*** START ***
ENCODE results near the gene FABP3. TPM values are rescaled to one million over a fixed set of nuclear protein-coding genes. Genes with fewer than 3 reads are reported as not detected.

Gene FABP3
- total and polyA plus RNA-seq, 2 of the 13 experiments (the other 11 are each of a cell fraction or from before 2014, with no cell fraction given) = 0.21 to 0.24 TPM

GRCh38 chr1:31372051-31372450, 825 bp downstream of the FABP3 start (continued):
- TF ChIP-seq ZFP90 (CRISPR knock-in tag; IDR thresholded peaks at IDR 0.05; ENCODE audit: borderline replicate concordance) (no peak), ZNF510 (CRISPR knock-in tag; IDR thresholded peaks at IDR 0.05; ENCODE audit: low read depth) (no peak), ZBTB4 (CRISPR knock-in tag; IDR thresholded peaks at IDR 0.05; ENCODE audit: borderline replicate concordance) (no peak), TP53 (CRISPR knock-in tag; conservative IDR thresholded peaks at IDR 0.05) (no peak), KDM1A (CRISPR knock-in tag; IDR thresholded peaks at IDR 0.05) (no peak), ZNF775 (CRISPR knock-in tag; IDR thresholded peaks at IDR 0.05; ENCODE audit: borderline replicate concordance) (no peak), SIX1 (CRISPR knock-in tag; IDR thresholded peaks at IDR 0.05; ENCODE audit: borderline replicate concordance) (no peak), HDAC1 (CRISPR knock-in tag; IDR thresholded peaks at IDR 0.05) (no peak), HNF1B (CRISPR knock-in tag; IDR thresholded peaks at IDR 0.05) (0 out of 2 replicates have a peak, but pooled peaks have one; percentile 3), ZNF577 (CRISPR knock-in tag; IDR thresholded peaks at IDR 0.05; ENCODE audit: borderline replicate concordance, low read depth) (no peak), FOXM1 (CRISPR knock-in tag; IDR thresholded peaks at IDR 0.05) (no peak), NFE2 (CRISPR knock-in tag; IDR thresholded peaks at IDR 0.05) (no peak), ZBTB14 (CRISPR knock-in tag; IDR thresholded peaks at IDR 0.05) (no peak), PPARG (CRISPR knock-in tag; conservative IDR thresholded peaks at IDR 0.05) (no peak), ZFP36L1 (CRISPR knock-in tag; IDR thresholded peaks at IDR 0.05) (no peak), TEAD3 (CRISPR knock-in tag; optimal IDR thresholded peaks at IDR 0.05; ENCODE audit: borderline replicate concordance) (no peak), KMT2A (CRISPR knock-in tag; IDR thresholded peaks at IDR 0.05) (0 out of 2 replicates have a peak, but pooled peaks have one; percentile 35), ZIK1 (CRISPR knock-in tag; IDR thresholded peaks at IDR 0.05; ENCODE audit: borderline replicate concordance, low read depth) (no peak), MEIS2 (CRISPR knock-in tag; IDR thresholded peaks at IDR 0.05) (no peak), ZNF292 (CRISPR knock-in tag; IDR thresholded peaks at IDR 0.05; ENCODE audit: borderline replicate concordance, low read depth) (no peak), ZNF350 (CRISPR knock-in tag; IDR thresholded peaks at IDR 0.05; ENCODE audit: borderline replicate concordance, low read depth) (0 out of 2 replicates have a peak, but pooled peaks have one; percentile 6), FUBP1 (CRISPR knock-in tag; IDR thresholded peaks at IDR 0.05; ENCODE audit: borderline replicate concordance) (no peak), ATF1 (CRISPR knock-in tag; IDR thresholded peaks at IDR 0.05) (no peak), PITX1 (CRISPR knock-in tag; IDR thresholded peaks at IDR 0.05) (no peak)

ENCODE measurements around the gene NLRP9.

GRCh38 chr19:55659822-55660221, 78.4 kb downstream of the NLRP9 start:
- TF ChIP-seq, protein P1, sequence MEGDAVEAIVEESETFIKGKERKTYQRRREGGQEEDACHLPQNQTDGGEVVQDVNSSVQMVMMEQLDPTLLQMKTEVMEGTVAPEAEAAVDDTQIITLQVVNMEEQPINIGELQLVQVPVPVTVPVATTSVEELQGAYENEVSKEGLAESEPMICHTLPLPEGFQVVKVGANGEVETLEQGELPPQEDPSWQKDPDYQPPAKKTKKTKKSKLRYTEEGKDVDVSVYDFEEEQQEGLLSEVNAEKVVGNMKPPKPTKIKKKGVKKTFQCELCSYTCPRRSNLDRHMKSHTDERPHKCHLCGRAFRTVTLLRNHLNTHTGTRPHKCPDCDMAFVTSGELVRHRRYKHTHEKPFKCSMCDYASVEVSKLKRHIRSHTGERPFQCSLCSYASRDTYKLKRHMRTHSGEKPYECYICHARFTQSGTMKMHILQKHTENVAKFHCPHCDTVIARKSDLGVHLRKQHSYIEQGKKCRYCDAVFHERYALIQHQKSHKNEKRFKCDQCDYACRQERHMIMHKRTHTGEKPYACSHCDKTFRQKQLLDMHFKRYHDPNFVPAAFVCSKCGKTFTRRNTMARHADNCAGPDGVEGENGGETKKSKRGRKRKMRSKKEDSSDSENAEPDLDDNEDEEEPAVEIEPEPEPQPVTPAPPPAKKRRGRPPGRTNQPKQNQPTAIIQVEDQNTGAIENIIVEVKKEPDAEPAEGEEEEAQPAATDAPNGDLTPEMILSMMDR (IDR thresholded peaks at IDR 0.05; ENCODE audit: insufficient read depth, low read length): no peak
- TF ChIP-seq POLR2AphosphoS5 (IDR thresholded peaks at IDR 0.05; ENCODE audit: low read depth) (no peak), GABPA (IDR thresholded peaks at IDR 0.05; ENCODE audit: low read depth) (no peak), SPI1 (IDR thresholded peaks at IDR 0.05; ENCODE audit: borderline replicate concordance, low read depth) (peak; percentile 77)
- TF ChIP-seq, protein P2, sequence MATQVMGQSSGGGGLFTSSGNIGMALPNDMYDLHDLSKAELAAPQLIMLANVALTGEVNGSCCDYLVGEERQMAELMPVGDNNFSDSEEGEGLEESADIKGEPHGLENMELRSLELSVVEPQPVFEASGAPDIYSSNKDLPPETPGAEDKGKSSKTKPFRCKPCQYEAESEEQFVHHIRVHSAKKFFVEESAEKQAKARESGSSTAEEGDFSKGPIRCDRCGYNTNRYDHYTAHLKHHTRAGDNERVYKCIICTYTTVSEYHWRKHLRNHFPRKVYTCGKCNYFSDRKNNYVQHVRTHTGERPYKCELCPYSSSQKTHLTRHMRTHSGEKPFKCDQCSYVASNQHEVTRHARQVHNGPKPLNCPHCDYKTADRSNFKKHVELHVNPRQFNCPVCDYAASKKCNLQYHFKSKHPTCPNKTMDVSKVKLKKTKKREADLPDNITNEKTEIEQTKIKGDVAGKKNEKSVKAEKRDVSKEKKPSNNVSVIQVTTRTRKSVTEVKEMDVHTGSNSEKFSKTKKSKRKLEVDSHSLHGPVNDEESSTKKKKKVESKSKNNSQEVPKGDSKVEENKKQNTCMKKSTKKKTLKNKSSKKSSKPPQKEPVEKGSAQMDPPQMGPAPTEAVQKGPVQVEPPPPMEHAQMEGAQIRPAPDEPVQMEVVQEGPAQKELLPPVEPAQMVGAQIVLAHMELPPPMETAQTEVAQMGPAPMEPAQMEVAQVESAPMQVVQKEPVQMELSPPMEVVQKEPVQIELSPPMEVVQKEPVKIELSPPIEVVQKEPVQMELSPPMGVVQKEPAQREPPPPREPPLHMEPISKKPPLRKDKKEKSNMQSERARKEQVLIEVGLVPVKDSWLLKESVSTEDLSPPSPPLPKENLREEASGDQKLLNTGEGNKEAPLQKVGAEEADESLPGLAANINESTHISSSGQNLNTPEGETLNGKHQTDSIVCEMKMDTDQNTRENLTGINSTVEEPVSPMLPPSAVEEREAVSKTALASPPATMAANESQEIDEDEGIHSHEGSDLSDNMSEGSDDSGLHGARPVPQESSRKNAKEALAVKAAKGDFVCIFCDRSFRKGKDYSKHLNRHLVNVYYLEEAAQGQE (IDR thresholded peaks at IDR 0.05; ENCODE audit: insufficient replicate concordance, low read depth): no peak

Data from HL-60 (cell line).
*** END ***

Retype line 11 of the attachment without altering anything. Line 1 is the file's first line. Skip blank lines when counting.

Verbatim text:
Data from HL-60 (cell line).